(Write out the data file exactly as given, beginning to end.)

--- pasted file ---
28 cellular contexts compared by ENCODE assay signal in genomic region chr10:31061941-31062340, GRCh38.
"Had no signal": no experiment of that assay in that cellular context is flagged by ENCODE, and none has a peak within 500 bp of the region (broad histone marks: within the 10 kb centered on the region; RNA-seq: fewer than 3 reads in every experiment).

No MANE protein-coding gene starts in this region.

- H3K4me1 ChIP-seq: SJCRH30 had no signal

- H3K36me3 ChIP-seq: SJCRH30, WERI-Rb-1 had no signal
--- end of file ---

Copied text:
28 cellular contexts compared by ENCODE assay signal in genomic region chr10:31061941-31062340, GRCh38.
"Had no signal": no experiment of that assay in that cellular context is flagged by ENCODE, and none has a peak within 500 bp of the region (broad histone marks: within the 10 kb centered on the region; RNA-seq: fewer than 3 reads in every experiment).

No MANE protein-coding gene starts in this region.

- H3K4me1 ChIP-seq: SJCRH30 had no signal

- H3K36me3 ChIP-seq: SJCRH30, WERI-Rb-1 had no signal